Chris and V preferred a leisurely start the next day, thus forcing me to contain my enthusiasm a bit. I woke up feeling ready but it would be my first longish outing since July when I ventured to Milwaukee BMW for service. It took me a few days to recuperate from that. Since then, my riding has been restricted to short, occasional rides to the doctor's office, my suburban home and to the apartment in the city. Not much fun but better than nothing.
I don't recall the time we left the apartment but I know the sky was a gorgeous blue with puffs of clouds here and there to create excellent photos. The temps were in the low 80s, if my memory is correct. I remember not caring about the details. I wanted only to get on the road and follow the lake and steal glances whenever the traffic allowed. The traffic was heavier than normal but not for this time of day. Our first stop was a short distance from downtown to get a good picture of Chicago's skyline we headed south a short distance on LSD.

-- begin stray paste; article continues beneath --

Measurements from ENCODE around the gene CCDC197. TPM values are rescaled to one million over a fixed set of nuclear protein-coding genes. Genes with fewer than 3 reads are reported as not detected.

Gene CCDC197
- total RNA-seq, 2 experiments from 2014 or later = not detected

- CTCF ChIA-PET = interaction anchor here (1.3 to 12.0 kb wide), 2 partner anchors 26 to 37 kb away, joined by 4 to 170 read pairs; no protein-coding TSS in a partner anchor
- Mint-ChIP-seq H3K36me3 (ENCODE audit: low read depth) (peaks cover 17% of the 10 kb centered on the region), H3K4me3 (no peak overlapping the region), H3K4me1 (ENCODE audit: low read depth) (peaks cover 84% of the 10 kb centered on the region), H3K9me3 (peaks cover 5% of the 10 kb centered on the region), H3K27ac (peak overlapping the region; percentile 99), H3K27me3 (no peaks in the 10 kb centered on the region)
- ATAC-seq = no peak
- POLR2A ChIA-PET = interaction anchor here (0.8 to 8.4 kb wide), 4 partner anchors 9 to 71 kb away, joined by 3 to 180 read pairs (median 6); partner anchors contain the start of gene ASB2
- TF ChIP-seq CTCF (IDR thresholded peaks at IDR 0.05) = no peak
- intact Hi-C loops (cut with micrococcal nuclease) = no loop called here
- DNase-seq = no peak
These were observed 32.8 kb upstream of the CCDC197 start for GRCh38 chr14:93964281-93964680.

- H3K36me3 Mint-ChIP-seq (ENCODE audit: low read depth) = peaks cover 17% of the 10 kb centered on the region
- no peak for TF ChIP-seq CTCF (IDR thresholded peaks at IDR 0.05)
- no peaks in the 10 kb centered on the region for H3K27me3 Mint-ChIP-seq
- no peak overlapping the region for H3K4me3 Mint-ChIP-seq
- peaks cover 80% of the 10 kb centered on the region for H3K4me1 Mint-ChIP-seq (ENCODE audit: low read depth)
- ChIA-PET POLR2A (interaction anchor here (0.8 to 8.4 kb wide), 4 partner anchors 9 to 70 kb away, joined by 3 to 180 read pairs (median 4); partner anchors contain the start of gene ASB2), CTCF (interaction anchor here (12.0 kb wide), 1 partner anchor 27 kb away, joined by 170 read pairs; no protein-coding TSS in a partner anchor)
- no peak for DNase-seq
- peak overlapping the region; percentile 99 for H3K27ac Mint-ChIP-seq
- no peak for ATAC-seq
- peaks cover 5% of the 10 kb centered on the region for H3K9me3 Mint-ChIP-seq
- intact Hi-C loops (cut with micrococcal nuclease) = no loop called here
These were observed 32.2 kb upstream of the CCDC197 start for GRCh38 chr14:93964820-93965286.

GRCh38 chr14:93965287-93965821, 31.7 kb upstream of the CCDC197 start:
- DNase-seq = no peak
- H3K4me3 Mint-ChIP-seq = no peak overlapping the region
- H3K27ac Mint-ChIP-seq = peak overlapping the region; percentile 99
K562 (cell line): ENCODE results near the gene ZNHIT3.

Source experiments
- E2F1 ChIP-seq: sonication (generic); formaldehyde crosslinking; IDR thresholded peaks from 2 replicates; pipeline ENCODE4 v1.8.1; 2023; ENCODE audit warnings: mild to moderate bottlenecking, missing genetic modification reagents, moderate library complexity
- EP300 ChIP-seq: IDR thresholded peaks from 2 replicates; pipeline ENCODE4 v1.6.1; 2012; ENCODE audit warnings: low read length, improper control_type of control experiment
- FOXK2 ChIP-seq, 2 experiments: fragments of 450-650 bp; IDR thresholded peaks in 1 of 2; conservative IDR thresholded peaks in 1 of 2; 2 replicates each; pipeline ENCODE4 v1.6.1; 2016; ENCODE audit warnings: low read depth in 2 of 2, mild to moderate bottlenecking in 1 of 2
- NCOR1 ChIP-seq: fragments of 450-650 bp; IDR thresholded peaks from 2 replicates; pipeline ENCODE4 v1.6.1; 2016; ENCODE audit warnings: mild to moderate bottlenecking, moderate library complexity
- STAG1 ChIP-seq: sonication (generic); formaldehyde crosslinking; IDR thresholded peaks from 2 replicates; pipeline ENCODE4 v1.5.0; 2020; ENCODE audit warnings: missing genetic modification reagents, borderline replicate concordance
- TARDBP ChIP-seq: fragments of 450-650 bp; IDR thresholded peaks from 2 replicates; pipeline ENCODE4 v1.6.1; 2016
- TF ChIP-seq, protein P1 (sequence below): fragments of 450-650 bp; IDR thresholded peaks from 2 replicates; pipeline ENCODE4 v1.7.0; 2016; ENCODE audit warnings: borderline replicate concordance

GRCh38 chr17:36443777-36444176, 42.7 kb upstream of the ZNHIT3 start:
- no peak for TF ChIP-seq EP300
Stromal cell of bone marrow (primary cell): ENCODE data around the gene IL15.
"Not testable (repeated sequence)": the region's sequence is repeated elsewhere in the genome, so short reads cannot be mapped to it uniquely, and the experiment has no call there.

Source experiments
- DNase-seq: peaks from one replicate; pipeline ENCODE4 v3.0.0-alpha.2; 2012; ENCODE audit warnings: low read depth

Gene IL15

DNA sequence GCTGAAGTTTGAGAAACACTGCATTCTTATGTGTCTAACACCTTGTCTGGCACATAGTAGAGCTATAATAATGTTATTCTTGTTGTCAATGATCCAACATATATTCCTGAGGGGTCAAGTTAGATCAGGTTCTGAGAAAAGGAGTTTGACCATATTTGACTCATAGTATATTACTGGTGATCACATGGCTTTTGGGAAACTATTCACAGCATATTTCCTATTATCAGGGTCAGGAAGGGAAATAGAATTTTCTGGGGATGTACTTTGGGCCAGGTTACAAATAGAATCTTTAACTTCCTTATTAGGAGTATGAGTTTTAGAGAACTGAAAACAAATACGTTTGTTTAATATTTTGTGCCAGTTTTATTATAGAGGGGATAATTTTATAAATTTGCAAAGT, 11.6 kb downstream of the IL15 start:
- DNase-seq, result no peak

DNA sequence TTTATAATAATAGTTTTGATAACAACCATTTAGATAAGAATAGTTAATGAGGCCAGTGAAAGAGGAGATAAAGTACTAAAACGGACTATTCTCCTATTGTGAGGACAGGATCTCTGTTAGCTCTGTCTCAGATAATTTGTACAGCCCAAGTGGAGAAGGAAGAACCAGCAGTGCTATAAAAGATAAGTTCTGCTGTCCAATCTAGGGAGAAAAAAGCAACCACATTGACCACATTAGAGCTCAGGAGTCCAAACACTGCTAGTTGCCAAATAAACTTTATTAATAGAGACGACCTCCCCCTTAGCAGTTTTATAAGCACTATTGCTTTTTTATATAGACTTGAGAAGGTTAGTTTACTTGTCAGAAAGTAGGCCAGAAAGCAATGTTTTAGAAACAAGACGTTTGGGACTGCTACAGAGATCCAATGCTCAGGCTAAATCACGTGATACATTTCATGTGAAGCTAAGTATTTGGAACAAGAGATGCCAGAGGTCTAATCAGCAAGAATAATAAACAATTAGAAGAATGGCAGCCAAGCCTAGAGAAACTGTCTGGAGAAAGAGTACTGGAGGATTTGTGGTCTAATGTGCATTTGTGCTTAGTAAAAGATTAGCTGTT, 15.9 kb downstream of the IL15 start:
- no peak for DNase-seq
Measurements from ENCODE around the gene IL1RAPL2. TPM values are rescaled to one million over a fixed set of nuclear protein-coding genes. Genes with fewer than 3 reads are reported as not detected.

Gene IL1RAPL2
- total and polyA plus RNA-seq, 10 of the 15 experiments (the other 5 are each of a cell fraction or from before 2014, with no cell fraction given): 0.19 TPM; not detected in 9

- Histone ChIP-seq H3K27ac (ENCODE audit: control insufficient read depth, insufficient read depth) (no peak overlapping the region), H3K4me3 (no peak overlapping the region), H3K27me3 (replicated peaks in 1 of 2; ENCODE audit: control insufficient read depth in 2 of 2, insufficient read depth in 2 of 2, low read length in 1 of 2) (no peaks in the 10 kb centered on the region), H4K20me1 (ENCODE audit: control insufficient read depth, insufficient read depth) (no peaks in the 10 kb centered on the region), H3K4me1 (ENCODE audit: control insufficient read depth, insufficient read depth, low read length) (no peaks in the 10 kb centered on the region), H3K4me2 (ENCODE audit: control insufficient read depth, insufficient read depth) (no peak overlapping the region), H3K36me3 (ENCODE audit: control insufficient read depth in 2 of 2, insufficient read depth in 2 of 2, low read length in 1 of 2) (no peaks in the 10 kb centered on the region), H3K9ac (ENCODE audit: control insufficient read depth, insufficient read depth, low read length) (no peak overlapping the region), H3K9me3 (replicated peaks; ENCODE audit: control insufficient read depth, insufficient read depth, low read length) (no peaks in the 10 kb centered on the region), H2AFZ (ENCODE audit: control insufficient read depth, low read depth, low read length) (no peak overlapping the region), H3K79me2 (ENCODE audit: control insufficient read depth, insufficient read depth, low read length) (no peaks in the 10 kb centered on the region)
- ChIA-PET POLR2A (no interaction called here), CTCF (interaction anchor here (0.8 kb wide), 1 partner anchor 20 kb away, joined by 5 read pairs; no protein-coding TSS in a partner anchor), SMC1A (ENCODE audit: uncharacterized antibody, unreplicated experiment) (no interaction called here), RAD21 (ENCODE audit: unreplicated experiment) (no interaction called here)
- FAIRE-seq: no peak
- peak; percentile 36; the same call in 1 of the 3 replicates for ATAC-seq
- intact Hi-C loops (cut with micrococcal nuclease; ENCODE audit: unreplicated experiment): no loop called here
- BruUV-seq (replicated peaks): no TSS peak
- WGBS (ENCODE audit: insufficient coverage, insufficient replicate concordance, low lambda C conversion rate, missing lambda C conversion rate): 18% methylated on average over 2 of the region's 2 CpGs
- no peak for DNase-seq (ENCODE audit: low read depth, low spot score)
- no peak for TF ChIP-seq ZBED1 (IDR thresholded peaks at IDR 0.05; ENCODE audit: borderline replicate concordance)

The spot I thought would be good turned out to be already crowded with cars. We headed back north near the Museum Campus and parked at the Adler Planetarium. It's a spot I like to take people because it's just gorgeous--even when the weather is crapola, the pictures are always cool.
Chris took some great pics from the Adler location, which you can see on his blog, Everyday Riding or on his Flickr photostream. I don't recall him taking that many pictures but he was clearly busy shutter tripping and riding! I've never seen myself riding on LSD (aka Lake Shore Drive) until viewing his images. I loved them, mostly because the lake was always in view. Riding along LSD is one of my favorite outings. Early Sunday morning, as the sunrises, there are few places I love more. I know other places may be more beautiful but it's the familiarity and the fact that I grew up here and have had little or no desire to ever seriously live anywhere else.